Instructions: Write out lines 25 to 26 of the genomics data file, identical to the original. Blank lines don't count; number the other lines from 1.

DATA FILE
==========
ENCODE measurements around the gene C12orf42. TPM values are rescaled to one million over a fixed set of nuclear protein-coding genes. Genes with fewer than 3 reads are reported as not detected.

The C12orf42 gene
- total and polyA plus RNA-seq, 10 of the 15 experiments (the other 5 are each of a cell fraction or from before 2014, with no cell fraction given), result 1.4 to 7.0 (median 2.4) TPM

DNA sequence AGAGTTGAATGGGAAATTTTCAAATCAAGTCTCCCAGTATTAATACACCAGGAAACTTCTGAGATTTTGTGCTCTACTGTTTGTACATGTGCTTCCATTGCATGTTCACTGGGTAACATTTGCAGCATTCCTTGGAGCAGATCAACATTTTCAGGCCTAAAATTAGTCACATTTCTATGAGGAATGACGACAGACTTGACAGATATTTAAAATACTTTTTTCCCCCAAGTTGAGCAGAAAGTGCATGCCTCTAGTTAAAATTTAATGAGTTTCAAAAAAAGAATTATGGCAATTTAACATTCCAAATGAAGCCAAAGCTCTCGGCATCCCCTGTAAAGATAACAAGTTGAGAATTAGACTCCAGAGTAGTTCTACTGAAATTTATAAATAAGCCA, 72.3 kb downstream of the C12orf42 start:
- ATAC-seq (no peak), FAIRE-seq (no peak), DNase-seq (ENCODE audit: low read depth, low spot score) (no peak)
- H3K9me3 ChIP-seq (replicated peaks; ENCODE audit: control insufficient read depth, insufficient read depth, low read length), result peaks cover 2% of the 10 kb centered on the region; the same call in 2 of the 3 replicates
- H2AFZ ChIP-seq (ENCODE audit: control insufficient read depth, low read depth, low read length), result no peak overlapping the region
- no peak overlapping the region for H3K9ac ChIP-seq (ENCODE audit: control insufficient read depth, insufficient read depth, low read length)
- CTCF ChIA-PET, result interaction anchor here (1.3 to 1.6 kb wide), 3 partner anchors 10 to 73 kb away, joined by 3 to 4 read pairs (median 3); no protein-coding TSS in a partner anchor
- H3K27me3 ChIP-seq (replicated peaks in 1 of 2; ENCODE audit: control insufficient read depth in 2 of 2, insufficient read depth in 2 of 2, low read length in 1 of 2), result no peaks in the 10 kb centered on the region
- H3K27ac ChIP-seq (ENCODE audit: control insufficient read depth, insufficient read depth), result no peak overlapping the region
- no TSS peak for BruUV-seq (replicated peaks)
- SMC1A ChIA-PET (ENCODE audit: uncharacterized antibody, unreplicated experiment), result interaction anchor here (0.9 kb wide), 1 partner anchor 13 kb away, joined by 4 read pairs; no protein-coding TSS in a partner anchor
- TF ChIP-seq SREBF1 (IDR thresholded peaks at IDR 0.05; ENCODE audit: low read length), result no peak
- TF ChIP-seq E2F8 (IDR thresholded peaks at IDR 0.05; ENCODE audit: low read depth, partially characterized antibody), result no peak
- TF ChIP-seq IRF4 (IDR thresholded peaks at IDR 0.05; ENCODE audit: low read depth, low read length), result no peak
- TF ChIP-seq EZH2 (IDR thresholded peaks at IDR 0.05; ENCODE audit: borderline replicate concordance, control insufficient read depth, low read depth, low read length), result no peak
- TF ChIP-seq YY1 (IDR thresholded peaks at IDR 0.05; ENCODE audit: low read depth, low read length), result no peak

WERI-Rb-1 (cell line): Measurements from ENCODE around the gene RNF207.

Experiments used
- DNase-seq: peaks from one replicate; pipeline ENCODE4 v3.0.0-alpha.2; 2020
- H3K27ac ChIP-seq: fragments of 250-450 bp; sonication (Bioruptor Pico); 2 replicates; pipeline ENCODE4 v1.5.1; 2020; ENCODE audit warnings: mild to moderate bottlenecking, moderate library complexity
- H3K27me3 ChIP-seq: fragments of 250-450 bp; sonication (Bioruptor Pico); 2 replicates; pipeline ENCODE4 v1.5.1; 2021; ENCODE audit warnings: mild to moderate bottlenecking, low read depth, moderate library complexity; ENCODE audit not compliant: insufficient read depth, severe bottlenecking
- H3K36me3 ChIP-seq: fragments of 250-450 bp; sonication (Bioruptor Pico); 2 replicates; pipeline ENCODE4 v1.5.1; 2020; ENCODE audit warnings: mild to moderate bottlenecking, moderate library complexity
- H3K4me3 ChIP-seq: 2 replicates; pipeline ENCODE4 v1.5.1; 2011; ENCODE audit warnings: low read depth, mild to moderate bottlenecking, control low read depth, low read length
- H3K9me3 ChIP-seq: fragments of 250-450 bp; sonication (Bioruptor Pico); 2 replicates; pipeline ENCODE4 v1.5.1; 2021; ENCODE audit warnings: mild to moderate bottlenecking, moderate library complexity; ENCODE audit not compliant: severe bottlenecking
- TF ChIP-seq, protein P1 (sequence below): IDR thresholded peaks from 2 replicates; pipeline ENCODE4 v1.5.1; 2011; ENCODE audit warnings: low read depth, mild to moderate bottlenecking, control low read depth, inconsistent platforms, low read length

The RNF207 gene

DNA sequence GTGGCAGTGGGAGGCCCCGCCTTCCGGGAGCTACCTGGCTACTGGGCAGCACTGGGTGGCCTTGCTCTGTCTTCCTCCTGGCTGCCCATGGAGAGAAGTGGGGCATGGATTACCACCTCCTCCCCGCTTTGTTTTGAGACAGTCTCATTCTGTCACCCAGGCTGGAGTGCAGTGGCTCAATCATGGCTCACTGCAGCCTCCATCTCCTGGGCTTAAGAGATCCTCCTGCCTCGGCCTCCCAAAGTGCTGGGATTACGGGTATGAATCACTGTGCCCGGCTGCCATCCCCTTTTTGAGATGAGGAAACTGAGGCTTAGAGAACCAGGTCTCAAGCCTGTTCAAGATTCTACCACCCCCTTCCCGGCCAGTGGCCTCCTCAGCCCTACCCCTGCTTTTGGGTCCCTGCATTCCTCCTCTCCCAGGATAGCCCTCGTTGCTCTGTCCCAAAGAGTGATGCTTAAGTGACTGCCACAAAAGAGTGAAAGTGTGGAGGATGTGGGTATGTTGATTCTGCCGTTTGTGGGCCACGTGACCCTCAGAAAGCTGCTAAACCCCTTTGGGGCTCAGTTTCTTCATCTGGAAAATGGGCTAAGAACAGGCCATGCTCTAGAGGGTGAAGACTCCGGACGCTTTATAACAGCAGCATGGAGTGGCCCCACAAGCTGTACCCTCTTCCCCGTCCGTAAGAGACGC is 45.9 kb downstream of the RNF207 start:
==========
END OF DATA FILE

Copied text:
- H3K4me3 ChIP-seq: 2 replicates; pipeline ENCODE4 v1.5.1; 2011; ENCODE audit warnings: low read depth, mild to moderate bottlenecking, control low read depth, low read length
- H3K9me3 ChIP-seq: fragments of 250-450 bp; sonication (Bioruptor Pico); 2 replicates; pipeline ENCODE4 v1.5.1; 2021; ENCODE audit warnings: mild to moderate bottlenecking, moderate library complexity; ENCODE audit not compliant: severe bottlenecking